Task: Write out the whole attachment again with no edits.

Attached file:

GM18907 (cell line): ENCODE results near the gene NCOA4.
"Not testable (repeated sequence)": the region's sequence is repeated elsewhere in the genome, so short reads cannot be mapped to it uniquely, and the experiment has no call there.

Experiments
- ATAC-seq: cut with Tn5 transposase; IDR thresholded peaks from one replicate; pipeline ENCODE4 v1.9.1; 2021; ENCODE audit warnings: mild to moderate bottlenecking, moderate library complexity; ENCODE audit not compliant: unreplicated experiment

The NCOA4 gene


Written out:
GM18907 (cell line): ENCODE results near the gene NCOA4.
"Not testable (repeated sequence)": the region's sequence is repeated elsewhere in the genome, so short reads cannot be mapped to it uniquely, and the experiment has no call there.

Experiments
- ATAC-seq: cut with Tn5 transposase; IDR thresholded peaks from one replicate; pipeline ENCODE4 v1.9.1; 2021; ENCODE audit warnings: mild to moderate bottlenecking, moderate library complexity; ENCODE audit not compliant: unreplicated experiment

The NCOA4 gene